However, if the liquid is far from room temperature, it will begin to cool (or heat) until it reaches equilibrium with the room. This is a slower process, and if the pH meter is in the liquid during this time, the reading will gradually drift as the liquid's temperature changes. That's the theory, and I've noticed this behaviour in practice. If I measure a solution that is near room temp, the reading stabilizes fairly quickly. On the other hand, if I try to measure a solution that I've just taken out of the fridge, it will drift continually making an accurate reading impossible.

What I do now is take a sample of something I want to check and put it in a small covered glass, and let this glass sit while I do other things. When I'm sure it has reached room temp, I check the pH. This seems to work well, and I don't get "drift."

Finally, this is a useful meter, but it is only designed to be accurate to .2 (plus or minus) at least according to Hanna's specs. However, measuring the same solution weeks or months apart gave me very similar readings. So I think this unit IS useful for beer or wine-making.

ajdelange 09-12-2012 02:40 AM

The electrode and solution must be in thermal equilibrium whether the meter is equipped with ATC or not. Since the thermal masses of the electrode is small this usually happens pretty fast.

The electrode produces a voltage which varies with pH. pH electrodes are very high impedance devices with resistances of around 1E12 Ω. Though a current must flow in order for a measurement to be made it is in fact the voltage which the meter measures. The voltage is
E = Eo +s*(T/To)*(pHi - pH)

Eo is the voltage the electrode produces when immersed in a solution at pH equal to pHi. pHi is the pH at which the response of the meter does not depend on temperature. T is the temperature in K and To is a reference temperature (also in K). s is the 'slope' of the electrode at To, typically something around 58 mV/pH. It depends on the temperature and the age of the electrode. To use the meter one must have values for the calibration constants Eo and s. Clearly the response depends on T. If the meter's circuitry can insert the (T/To) factor into its calculation then the meter is 'temperature compensated' (ATC equipped) and measurements can be taken at any temperature but one has, when calibrating at temperatures other than room temperature, to take into account that the calibrating buffer's pH's vary somewhat with temperature. An ATC equipped meter does this automatically. In a non ATC meter it must be done by the operator. It is quite possible to do but a little involved. It is, thus, when the meter is not ATC equipped, very important to make sure that the buffers and sample are all at the same temperature.

craigevo 09-14-2012 08:22 AM

I have used this meter for about a year now. I had to get a second probe after only a month. The first probe worked very consistently for a few batches, then went haywire with crazy readings. I got a new probe and things appear to be fine now. Its always pretty much bang on when I calibrate with 4 and 7 solution - only ever .02 off at most. And my mash ph's are pretty much always the same for the same receipes with same salt additions, so Im pretty confident at least its consistent.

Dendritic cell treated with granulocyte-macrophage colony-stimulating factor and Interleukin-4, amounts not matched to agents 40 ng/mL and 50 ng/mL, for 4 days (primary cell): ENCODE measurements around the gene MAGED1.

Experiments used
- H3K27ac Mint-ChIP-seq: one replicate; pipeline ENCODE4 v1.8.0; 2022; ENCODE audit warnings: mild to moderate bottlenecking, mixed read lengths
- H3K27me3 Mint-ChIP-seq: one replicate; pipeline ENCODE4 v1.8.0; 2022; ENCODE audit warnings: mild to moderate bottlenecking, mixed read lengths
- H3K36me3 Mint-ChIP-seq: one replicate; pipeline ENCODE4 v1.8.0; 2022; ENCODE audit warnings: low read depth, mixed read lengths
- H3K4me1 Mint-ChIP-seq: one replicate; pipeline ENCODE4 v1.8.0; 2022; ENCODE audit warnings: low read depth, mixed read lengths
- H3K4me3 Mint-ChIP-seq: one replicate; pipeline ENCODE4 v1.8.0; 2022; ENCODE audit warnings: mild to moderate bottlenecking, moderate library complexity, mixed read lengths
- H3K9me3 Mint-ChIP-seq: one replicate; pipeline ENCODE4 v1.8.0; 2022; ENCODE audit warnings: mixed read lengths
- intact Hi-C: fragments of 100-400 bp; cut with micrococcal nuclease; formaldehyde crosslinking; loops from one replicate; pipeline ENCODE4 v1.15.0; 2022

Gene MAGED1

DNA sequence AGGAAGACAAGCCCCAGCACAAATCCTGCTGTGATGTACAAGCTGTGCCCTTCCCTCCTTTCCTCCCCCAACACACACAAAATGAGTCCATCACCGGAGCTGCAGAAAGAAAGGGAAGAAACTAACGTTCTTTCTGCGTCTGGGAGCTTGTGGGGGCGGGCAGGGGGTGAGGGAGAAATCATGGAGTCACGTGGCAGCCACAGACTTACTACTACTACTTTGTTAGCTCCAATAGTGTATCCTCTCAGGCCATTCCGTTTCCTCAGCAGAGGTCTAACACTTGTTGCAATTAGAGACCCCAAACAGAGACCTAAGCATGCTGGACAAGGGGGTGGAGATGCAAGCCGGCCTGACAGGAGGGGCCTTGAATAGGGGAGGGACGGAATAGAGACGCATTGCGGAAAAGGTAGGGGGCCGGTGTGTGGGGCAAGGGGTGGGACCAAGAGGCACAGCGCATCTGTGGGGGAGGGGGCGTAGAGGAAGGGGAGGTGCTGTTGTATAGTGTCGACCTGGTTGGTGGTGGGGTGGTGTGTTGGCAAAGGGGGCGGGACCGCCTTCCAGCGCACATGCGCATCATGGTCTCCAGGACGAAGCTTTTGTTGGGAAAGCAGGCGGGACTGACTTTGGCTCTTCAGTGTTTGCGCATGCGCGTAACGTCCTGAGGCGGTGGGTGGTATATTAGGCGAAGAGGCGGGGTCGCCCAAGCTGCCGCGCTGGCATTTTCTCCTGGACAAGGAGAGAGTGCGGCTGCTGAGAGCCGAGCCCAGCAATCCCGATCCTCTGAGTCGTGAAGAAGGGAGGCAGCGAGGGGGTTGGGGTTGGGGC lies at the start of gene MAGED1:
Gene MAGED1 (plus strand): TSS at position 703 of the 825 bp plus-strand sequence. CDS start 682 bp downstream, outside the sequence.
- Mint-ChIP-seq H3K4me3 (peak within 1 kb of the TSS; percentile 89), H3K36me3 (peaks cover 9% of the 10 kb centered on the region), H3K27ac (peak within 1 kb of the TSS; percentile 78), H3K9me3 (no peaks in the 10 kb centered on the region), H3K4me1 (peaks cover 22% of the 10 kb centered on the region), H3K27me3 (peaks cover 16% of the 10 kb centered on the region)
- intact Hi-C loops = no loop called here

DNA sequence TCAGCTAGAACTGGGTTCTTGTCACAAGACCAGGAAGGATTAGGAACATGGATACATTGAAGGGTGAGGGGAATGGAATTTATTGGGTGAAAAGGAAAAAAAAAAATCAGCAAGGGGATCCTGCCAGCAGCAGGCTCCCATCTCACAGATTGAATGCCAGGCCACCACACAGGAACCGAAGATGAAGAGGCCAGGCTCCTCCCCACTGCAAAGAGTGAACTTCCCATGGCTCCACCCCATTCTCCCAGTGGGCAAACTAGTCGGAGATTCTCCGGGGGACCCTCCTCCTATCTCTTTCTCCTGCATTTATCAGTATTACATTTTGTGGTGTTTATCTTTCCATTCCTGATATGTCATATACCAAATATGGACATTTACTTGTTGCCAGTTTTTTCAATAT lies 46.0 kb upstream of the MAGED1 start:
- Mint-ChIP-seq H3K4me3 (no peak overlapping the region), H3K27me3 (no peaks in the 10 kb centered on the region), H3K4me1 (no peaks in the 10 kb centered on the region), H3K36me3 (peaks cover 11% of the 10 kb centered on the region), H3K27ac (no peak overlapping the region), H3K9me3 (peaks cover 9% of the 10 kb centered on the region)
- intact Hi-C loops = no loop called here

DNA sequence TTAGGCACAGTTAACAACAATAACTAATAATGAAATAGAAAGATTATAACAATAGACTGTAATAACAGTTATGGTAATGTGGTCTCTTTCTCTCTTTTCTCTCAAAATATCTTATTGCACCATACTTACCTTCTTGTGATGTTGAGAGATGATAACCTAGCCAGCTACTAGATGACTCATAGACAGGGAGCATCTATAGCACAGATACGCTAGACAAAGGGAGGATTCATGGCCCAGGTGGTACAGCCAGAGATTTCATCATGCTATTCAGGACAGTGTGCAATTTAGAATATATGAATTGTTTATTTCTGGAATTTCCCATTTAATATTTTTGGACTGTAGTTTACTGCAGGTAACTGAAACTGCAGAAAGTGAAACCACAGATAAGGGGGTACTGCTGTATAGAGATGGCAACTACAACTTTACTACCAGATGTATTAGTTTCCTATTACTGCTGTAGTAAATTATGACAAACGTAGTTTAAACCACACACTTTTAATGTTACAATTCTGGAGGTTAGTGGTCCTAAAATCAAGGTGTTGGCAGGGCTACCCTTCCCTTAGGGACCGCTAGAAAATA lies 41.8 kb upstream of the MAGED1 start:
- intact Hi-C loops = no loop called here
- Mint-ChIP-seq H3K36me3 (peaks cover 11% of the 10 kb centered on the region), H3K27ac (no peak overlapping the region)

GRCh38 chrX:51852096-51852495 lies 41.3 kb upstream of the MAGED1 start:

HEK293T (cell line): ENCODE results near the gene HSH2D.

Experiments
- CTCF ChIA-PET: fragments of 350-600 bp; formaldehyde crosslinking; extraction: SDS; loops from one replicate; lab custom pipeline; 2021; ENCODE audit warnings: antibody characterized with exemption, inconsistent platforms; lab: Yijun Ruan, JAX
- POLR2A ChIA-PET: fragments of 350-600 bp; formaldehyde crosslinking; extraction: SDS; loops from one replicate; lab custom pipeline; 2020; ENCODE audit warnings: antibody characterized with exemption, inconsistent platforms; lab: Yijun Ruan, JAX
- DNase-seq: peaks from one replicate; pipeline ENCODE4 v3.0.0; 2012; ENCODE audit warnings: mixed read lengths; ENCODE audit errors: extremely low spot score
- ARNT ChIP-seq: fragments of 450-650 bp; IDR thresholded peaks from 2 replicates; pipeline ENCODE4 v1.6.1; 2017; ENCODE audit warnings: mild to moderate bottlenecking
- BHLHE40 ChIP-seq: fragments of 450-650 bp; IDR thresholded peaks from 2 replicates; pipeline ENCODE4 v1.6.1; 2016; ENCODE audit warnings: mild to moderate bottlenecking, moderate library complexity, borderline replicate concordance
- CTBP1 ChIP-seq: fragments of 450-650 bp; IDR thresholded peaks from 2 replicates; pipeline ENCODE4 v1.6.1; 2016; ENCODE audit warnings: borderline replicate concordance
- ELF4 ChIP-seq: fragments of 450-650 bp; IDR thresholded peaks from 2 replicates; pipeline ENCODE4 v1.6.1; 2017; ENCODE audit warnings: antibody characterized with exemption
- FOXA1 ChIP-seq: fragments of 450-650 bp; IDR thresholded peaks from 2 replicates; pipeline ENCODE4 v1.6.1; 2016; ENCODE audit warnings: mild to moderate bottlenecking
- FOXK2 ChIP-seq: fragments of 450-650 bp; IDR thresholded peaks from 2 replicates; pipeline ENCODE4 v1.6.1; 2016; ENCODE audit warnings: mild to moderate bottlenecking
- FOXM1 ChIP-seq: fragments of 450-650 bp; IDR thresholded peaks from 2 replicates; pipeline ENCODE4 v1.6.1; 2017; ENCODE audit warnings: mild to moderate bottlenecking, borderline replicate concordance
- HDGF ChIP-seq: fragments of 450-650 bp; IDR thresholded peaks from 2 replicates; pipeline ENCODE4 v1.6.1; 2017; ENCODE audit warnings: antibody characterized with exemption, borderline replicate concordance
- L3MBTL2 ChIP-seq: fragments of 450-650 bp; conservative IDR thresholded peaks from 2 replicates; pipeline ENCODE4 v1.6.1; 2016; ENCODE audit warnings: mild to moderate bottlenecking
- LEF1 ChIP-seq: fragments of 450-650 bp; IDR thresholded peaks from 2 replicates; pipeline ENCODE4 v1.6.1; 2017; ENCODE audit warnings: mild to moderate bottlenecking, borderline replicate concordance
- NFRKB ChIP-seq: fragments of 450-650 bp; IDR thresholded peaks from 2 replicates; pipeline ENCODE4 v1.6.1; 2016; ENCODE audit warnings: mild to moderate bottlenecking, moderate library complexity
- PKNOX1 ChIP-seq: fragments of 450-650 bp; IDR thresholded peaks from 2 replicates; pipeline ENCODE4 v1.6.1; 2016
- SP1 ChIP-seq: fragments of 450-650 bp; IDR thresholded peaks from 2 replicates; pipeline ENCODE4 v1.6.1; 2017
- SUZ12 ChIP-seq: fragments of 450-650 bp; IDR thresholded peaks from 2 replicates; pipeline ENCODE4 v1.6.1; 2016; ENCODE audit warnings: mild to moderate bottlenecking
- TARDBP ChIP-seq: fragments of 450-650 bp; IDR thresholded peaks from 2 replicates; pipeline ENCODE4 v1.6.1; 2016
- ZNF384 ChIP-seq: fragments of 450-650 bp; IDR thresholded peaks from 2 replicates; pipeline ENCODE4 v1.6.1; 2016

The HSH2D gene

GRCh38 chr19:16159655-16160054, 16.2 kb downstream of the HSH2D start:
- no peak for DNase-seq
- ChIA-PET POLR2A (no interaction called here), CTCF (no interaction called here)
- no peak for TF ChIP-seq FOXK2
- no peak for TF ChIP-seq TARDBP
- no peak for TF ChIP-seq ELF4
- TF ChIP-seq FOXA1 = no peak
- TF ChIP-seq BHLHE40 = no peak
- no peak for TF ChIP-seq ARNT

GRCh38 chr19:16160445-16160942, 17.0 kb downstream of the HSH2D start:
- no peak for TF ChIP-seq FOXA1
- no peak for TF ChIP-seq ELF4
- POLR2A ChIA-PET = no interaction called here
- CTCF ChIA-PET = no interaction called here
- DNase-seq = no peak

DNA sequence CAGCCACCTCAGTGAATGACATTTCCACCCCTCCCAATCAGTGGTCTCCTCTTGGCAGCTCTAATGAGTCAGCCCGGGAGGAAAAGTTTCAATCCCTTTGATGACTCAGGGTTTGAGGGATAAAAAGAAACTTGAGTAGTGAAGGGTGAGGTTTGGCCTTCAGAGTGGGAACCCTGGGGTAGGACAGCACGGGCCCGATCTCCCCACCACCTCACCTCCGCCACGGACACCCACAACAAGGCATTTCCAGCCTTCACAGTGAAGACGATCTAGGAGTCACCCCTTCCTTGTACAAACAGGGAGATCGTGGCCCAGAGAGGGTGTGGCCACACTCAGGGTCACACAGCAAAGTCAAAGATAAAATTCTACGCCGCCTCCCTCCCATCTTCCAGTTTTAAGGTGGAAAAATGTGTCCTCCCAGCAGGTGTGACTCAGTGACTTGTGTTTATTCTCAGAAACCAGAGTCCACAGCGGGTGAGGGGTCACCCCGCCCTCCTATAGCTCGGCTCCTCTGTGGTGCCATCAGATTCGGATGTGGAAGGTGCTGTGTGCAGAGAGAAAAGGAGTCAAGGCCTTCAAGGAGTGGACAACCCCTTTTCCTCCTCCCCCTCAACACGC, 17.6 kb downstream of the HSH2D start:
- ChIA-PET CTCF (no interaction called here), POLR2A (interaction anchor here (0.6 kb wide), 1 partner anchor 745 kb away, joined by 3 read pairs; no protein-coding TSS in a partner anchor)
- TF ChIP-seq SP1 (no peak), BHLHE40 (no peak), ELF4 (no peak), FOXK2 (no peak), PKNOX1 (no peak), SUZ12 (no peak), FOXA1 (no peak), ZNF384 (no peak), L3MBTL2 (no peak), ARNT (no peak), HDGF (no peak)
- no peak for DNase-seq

I did notice one gotcha, I once got erratic readings and tracked it down to a piece of grain in between the probe and the outer plastic shell. I now pour my samples through a small sieve to get just the liquid. Also as mentioned by a previous poster - this thing is really sensitive to temp. I now always calibrate and measure samples at about 25-27 C. When I think about it now, maybe my first probe was OK after all but I was measuring at different temps.

In summary, I may have been unlucky with the quality control on my first probe, otherwise this is a good meter once you get used to it. I have never done much pH reading work before and so this learning curve may have been the case if I had started with another model of meter.

lastly, one thing it wont measure very easily is water. eg sparge water - it goes from 5.5 to 6.0+ over a minute or two, stir the water and it goes down again then creeps up again. I have to take an average and leave it at that. I normally do another reading once I have collected the entire kettle volume and assume my sparge water ph was fine as long as the ph of the kettle wort is not much different to the mash ph eg 5.4 to 5.5. I am not sure if this derivation is reasonable or not.

Kaiser 09-14-2012 04:33 PM

Quote:

Originally Posted by craigevo (Post 4412291)
lastly, one thing it wont measure very easily is water. eg sparge water - it goes from 5.5 to 6.0+ over a minute or two, stir the water and it goes down again then creeps up again. I have to take an average and leave it at that. I normally do another reading once I have collected the entire kettle volume and assume my sparge water ph was fine as long as the ph of the kettle wort is not much different to the mash ph eg 5.4 to 5.5. I am not sure if this derivation is reasonable or not.

This is because your water is weakly buffered. The pH probe actually consumes a tiny amount H+ and thus works like a base which drives up the pH of the liquid close to the membrane if it is weakly buffered. When you move it around the measured pH drops b/c you even out the H+ concentration.

The good thing is that if your water is weakly buffered it canít have a strong effect on mash or sparge pH and its actual pH also matters very little.

Kai